code review request for 6880112, Coin: use diamond in core libraries
stuart.marks at oracle.com
Fri Dec 17 03:14:33 UTC 2010
Thanks for the comments, folks.
I've been puzzling over the issue of joining lines after diamond conversion if
they're short enough. It turns out to be a surprisingly complex interaction of
tools, code style, and process.
Joe and I actually talked about this issue briefly the other day and our
initial inclination was not to make the additional whitespace changes. In some
sense the Jackpot automated converter should do this for us, but it doesn't,
and I don't want to take the time at the moment to get up to speed and modify
it to do this.
However, Brian and Alan and another person off-list have all raised this issue,
so I think it's important that we address it. Looking at it again, leaving
something like this in the code:
private static Map<String, URL> urls
= new HashMap<>(10);
really offends my sensibilities, and let's face it, nobody is going to go in
and fix this unless I do it now. It turns out that it isn't too difficult to
write a script that can be run after-the-fact to join these lines if they end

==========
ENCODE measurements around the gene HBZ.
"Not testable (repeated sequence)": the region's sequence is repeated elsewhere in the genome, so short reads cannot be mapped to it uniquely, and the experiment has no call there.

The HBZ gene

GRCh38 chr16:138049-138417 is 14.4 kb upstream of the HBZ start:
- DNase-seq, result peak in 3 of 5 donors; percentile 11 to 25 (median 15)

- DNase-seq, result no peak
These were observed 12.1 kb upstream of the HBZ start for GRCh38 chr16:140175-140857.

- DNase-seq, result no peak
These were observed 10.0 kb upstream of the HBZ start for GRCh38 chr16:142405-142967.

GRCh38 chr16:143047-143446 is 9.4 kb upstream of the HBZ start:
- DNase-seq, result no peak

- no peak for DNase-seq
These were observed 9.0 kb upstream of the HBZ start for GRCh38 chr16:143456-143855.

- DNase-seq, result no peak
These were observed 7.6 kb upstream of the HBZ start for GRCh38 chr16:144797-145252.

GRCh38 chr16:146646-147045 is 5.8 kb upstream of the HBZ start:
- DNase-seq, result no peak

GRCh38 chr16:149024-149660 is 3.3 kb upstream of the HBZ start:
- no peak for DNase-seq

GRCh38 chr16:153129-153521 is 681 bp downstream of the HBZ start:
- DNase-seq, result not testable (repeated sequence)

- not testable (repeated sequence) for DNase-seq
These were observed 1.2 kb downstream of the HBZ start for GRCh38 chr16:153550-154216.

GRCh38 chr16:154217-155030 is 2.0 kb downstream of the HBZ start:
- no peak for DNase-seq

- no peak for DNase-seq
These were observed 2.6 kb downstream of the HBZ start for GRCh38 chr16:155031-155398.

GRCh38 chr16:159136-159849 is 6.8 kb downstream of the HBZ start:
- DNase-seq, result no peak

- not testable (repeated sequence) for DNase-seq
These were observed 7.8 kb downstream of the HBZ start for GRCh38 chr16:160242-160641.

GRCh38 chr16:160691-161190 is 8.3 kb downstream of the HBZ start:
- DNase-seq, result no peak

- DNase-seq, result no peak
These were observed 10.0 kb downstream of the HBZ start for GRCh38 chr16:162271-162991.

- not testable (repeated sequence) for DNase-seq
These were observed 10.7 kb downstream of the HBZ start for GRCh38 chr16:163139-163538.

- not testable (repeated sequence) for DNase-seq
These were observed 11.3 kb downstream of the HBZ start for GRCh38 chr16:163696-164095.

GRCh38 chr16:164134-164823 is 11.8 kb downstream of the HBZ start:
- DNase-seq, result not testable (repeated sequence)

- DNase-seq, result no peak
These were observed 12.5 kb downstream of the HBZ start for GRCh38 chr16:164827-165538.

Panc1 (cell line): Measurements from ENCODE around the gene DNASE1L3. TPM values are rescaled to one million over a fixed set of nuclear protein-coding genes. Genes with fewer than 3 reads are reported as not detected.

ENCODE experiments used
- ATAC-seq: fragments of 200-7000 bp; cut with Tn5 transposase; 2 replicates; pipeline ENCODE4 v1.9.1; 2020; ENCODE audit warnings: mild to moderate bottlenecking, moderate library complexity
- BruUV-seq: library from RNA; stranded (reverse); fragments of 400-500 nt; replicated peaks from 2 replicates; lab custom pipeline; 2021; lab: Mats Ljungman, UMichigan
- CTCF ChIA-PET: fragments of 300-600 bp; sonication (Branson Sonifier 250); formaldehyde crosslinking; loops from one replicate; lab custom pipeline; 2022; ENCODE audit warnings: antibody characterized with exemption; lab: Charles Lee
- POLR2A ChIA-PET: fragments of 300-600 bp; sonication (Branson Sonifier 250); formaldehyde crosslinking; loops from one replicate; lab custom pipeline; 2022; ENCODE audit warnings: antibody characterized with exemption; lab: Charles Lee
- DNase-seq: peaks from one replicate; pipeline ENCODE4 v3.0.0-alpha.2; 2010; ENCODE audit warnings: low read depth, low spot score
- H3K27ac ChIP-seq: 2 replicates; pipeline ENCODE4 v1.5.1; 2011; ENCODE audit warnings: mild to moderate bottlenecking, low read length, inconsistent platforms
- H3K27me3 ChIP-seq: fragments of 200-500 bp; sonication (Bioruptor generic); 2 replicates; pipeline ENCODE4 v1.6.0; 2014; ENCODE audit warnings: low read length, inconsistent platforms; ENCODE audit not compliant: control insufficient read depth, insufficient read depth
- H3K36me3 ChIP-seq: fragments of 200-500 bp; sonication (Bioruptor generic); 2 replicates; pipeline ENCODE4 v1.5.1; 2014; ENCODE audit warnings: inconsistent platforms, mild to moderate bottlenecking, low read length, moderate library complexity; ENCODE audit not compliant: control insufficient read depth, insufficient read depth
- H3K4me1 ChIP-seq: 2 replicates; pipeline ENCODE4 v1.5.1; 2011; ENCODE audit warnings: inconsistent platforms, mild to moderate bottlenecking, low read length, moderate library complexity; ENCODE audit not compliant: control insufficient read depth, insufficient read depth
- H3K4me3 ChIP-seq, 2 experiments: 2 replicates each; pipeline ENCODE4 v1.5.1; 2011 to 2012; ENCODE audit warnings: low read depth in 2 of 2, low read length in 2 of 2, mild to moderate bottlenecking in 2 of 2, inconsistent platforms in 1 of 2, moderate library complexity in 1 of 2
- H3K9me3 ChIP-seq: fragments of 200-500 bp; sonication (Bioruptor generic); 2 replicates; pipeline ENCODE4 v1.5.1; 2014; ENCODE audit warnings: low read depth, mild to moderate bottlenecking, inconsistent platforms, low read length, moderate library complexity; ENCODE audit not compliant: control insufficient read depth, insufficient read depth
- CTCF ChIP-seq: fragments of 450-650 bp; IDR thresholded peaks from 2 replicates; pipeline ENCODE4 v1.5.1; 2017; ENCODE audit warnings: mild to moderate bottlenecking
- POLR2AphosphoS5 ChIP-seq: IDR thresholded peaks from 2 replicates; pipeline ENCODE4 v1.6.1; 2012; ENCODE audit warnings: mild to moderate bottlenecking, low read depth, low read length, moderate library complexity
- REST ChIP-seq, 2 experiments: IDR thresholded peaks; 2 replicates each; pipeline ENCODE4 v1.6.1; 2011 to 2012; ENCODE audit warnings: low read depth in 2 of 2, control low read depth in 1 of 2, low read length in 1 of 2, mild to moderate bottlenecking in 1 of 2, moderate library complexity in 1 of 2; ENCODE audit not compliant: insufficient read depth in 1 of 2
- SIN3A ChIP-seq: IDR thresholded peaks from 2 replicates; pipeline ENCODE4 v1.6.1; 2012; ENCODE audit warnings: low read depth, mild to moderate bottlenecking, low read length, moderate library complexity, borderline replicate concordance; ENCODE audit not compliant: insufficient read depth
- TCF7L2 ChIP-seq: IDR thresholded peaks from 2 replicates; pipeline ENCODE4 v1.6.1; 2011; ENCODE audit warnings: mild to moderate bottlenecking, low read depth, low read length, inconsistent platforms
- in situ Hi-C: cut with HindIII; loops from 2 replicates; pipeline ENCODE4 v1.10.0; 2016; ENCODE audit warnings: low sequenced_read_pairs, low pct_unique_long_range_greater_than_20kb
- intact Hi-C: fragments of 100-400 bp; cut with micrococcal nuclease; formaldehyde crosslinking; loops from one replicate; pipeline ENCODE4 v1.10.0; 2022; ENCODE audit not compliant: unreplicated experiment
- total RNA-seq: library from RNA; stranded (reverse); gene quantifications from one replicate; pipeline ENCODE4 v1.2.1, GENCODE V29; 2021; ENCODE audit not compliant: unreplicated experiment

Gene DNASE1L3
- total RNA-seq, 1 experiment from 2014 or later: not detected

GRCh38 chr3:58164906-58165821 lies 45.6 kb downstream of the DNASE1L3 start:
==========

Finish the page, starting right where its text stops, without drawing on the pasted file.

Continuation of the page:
up shorter than 80 characters.
Unfortunately, as Kelly points out (and I've also verified this) changing the
line breaks will change the .class file contents (though not the bytecodes).
The original changeset does have a very nice property of not changing the
.class files at all. We could preserve this property by putting the line joins
in a separate changeset. I'd do this if we could have multiple changesets with
the same bugid, but a separate changeset requires a separate bugid... so maybe
this isn't worth the overhead after all.
I've run the line joiner and it changed ten files. Here's an incremental
webrev, over and above yesterday's:
and the corresponding hg bundle is here:
If this doesn't meet with any objections, I'll merge these whitespace changes
and the earlier diamond conversion changes into a single changeset and then
push the result.
 "I have yet to see any problem, however complicated, which, when looked at
in the right way, did not become still more complicated." -- Poul Anderson
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